Mustard may exceed production target of 13.1 million tons

After nearly 40 per cent growth in 2019-20 and 2022-23, mustard production may fall short of a similar feat this year, although the modest 4 per cent production growth set by the government for 2023-24 is within reach. Farmers in many small states stayed away, although big producing states like Rajasthan or Madhya Pradesh did not see much of a jump. Uttar Pradesh is the only exception where the area under cultivation has increased by 32 percent till December 22. Area increased Mustard and rapeseed cultivation increased to 95.23 million hectares (lh) on December 22, 2 percent from 93.46 lh. While in Rajasthan, the cultivated area decreased by 1.6 lh, in Uttar Pradesh, the cultivated area increased by 4.3 lh. There is not much difference in absolute numbers elsewhere. Mustard has not been planted in Ladakh, Maharashtra, Manipur, Tripura and some other states, though the normal area may not even be one lakh hectares, sources said.  

Although there was a plan to increase the area in the Northeast, it did not succeed this year as the total mustard area in Assam, Arunachal Pradesh, Nagaland, Meghalaya, Sikkim, Mizoram and Manipur reached 3.67 lh till last Friday. while the normal area is 3.82 lh. Favorable weather Admitting that it is not possible to achieve the same growth as in the last three years, PK Rai, Director of Rape-Mustard Research Department, Bharatpur, said that the weather was very favourable and the target output can be achieved. “Diseases like white rust and others play an important role in disturbing the mustard crop. Fortunately, there is no such report of pest attack on mustard. As expected, the effect of El Nino is still visible in the country. If the weather continues for the next two months, the set production will be achieved, Rai told business direction. State of Rajasthan  also said that Rajasthan has an important role to play as any changes in the state will also affect the total production of mustard in the country as the winter crop area is large (40-45 percent).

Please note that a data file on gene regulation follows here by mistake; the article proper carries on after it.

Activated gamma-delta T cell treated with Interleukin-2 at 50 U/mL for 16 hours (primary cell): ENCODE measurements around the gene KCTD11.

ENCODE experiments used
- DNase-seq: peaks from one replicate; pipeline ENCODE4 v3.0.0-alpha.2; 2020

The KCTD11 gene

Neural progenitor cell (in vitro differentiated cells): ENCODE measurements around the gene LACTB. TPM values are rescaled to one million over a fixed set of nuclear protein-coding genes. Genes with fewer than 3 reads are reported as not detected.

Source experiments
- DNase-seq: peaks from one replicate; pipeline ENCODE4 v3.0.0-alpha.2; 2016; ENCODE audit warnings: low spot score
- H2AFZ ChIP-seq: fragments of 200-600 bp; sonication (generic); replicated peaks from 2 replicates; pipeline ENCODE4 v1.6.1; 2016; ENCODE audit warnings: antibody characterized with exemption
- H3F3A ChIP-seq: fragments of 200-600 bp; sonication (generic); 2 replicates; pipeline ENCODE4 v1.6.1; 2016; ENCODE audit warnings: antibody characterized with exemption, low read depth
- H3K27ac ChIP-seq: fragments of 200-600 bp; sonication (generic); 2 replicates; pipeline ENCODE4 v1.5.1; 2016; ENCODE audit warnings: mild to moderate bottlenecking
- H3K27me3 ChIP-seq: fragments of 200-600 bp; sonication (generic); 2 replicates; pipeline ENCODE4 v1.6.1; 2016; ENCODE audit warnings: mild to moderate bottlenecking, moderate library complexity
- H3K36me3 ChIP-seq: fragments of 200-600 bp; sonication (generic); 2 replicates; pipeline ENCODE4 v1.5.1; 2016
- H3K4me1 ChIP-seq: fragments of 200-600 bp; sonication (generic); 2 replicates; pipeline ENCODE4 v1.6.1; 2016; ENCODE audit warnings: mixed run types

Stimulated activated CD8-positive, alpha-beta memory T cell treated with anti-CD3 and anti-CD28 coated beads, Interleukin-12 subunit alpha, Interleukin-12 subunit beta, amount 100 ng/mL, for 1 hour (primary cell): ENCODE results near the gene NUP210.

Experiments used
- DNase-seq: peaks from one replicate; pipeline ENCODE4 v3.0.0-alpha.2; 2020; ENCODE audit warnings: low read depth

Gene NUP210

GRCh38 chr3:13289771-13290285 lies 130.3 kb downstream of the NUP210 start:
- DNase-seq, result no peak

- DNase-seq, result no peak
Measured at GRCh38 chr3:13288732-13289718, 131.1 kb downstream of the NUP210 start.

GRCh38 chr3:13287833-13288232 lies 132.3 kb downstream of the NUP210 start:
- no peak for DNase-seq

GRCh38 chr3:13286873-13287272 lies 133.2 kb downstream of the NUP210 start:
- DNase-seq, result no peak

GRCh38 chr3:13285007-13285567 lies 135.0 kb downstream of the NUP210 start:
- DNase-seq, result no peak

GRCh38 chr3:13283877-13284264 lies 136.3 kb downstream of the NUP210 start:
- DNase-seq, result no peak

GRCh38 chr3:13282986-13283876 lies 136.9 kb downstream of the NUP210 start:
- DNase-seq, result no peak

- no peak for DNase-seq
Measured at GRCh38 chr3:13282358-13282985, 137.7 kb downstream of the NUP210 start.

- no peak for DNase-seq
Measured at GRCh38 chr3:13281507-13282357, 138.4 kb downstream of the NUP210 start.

The Ministry of Agriculture has set the 2023-2024 crop year (July-June) mustard production target is 131.4 lakh tonnes (lt), 2022-23 mustard production is estimated to be 126.43 litres. Mustard production was 91.24 liters in 2019-20. Jodhpur-based Bhagirath Choudhary, founder-director of the South Asian Center for Biotechnology, said that many farmers in Rajasthan have switched to the mustard spice crop and as a result the decline in cultivation could be even greater than the government estimates.”Traditional mustard-growing areas have an extremely negative perception of mustard due to higher than normal temperatures and prevailing lower market prices. Farmers have switched to spices such as cumin, fennel and isabgol. In addition, the effects of El. Nino is already there, felt this season with higher than normal temperatures, no rain and fog in winter conditions, which would ultimately shorten the duration of the harvest, which could affect the overall yield in northern parts”, said Choudhary. Kisan Mahapanchayat President Rampal Jat hopes for a better harvest and more mustard production despite the reduction in cultivation. At the same time, he tried to get 100 percent mustard from the government at minimum support price (MSP), which encourages farmers to stick to the crop or rather increase the area.Recalling the watershed episode of 1998, Jat said: “Central policy plays a major role in mustard prices and the government should ensure that domestic farmers are supported with guaranteed supply from the MSP instead of helping American soybean or palm oil farmers. Indonesian farmers”.

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